Women human rights defenders in focus at 43rd Human Rights Council

February 27, 2020

UN High Commissioner for Human Rights, Bachelet, taking part in a panel discussion, held at the UN Human Rights Council on Tuesday 25 February 2020, said that the Beijing Declaration should be celebrated but noted that the Plan of Action agreed at the event is still unfinished. According to Ms. Bachelet, the risks of setbacks to women’s rights are real, and growing. ….”Women’s rights are threatened and attacked” on many fronts, she warned, adding that there over this period there has been “a backlash and the resurgence of gender inequality narratives based on age-old discrimination”. Ms. Bachelet also welcomed the speech delivered to the Human Rights Council by UN Secretary-General António Guterres on Monday. As part of his Call to Action for human rights [see https://humanrightsdefenders.blog/2020/02/25/43rd-session-hrc-un-secretary-general-launches-call-to-action-on-human-rights/], He called on every country to “support policies and legislation that promote gender equality, to repeal discriminatory laws, to end violence against women and girls and to strive for equal representation and participation of women in all areas”.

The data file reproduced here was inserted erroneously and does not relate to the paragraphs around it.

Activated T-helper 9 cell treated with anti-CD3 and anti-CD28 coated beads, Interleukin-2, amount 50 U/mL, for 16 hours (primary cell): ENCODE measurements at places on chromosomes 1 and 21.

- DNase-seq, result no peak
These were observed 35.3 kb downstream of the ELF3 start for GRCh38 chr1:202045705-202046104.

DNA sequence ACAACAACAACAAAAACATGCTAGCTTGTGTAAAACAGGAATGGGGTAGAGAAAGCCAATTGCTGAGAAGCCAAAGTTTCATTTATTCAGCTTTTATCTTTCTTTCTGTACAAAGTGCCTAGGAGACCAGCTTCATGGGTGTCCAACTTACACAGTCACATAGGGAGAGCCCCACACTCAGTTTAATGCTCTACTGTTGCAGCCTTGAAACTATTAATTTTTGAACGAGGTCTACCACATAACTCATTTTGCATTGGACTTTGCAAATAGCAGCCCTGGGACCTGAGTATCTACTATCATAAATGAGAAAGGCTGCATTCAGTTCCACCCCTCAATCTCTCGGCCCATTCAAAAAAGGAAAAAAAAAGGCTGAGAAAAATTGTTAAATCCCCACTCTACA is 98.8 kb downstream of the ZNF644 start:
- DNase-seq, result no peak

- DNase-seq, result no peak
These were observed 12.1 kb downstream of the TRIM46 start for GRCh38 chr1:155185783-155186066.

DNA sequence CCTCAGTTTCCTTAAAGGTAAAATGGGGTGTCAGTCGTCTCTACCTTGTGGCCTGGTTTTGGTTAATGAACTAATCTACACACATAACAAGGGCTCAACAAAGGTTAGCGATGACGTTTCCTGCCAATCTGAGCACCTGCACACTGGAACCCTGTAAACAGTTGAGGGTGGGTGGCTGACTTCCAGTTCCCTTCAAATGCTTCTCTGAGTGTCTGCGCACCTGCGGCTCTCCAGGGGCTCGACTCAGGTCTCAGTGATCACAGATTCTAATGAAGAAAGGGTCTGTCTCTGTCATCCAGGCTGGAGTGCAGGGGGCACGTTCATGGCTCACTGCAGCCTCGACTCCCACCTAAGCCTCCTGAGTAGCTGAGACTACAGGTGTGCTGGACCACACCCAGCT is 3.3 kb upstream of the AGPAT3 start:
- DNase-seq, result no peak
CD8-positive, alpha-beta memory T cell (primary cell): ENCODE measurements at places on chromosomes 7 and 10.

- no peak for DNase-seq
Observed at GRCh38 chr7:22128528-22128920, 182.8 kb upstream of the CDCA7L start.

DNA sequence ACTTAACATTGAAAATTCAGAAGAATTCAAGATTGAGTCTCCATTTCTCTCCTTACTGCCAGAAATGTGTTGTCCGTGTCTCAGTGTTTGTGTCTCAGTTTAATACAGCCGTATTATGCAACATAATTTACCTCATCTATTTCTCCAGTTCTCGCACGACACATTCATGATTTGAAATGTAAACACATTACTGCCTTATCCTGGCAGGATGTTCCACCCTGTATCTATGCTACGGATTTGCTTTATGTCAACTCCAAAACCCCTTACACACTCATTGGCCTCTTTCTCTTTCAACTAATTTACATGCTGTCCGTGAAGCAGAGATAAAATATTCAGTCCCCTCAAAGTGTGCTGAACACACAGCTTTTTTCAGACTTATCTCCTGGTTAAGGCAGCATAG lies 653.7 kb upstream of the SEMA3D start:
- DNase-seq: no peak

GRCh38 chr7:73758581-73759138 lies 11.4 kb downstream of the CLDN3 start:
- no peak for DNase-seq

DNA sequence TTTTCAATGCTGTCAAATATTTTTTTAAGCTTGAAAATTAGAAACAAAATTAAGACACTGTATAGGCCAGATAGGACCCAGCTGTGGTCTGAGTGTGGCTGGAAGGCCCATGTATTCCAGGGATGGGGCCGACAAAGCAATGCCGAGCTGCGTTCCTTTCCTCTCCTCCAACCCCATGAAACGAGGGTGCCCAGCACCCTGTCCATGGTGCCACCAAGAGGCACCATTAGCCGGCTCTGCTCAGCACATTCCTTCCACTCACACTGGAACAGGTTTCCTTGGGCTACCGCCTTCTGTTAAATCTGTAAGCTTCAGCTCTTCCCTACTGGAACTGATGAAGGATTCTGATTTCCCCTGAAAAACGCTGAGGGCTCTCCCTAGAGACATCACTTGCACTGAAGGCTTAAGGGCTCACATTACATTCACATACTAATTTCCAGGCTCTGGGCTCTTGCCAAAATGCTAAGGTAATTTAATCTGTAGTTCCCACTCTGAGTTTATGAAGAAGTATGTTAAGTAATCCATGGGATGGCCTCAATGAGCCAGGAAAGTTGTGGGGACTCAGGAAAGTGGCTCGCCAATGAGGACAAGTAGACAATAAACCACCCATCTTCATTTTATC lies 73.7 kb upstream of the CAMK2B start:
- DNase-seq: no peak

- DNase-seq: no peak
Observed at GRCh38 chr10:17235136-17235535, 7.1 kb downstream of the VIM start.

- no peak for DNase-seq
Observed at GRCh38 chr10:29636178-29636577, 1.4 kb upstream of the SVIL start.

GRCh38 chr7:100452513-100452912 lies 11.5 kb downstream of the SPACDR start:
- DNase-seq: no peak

Against this backdrop the NGO side eventWomen human rights defenders radically transforming a world in crisis” is most timely.

Wednesday 4 March 2020, 11:00 – 12:00, Room XXVII Palais des Nations, Geneva. This event is co-hosted by ISHR, Amnesty International, Global Fund for Women, Urgent Action Fund, Mesoamerican Initiative of women human rights defenders, and Just Associates (JASS).

Panellists:

  • Michel Forst, UN Special Rapporteur on the situation of Human Rights Defenders
  • Nazik Awad, Sudan
  • Aurelia Martin Arzu Rochez, Honduras
  • Luz Mary Rosero Garces, Colombia
  • Fatima Bentaleb, France
  • Hasmida Karim, Indonesia

Moderator:

  • Zephanie Repollo, Just Associates (JASS)

Arpilleras making a come back as’ blankets that protect’

February 22, 2020